Check out more of our GT Podcast – Community Connection Series here!

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How Outsourcing Packaging Can Improve Your Business

You might feel inclined to do everything independently when you start a business, from production to marketing, customer management, and packaging all done by a single company, beneath one roof. But, as you’ll soon learn, the modern economy can heavily incentivize you to outsource various aspects of your company.

Especially those that either take up to much workforce or require too much space. So, in this article, we will explore why outsourcing packaging can improve your business and how to find a decent company to do so.

Ways in which outsourcing packaging can improve your

When considering packaging, people often believe their team can handle it best. After all, what better way to connect your production to your packaging process than to have them done in the same building. And while this is theoretically true, it doesn’t paint the whole picture.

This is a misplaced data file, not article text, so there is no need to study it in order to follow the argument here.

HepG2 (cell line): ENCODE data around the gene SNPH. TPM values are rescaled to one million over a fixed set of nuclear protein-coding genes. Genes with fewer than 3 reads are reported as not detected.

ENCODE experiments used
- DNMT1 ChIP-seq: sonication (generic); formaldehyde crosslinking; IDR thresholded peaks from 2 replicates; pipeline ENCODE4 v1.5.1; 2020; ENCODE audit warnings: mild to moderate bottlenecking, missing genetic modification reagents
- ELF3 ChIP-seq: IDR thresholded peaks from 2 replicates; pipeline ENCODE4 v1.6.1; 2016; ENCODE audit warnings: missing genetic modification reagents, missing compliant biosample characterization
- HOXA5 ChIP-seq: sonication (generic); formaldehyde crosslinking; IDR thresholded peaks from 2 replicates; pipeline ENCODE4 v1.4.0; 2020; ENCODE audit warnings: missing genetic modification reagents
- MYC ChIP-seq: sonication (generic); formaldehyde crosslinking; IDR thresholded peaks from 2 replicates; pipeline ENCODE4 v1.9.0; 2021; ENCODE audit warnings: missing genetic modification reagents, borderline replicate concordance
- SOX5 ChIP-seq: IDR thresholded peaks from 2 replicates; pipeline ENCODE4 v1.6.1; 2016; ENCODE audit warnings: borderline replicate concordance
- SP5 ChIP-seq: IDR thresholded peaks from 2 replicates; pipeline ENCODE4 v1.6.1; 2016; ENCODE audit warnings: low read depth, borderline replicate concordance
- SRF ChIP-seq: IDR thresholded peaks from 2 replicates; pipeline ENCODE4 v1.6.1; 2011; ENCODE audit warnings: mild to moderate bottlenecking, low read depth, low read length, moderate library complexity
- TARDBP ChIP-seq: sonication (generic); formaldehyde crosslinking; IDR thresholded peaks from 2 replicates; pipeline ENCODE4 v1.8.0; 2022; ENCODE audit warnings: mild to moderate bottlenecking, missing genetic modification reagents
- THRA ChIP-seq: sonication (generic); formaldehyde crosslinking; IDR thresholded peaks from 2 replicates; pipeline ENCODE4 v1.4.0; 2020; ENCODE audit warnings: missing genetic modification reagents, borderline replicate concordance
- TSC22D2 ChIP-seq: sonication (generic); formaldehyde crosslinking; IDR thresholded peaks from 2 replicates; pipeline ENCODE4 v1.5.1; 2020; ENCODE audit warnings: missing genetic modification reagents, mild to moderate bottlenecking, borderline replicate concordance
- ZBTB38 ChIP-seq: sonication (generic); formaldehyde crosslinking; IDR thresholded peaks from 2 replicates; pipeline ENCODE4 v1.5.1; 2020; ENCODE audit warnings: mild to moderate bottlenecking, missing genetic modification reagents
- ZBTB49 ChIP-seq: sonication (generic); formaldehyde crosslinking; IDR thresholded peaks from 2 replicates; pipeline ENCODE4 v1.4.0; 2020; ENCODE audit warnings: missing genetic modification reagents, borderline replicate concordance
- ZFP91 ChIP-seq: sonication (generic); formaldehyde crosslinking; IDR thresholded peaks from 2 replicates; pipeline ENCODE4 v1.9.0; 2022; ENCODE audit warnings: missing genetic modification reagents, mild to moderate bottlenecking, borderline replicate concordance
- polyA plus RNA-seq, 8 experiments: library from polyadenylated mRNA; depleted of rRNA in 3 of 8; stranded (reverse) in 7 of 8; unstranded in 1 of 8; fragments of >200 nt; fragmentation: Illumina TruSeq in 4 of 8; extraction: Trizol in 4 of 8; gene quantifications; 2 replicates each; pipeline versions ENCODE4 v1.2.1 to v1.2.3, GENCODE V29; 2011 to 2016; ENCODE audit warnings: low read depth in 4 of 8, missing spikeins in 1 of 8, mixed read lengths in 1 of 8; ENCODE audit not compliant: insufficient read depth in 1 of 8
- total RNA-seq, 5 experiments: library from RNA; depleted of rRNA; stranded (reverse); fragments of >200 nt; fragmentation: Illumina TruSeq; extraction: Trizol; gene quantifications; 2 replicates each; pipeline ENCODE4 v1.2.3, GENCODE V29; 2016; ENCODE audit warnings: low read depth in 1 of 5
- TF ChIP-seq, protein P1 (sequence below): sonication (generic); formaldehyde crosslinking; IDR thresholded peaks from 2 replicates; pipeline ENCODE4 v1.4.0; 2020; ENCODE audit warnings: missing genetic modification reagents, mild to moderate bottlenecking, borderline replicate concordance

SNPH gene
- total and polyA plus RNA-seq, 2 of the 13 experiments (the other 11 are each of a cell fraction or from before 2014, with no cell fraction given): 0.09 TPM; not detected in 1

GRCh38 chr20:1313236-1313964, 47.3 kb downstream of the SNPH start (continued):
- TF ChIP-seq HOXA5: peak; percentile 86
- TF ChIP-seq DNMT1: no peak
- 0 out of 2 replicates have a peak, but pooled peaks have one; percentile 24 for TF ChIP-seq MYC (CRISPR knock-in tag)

While packing your product can be more efficient, you must have the necessary space and workforce to make it so. Furthermore, just because your packaging process is efficient doesn’t mean that you will see an increase in revenue. Packaging speed is relevant for specific items, especially if you have the necessary storage space. Therefore, you’d be spending a lot of money to make your packaging process efficient while not getting anything in return.

Reduce business cost

With what we’ve said in mind, it shouldn’t come as a surprise that cost reduction is the first-way outsourcing packaging can improve your business. Namely, unless you have everything already set up, it will likely be more cost-effective to outsource your packaging to a third-party company. Yes, you will have to take shipping and storage into account, as well as some extra planning. But you can save a considerable amount of money.

Focus on your area of expertise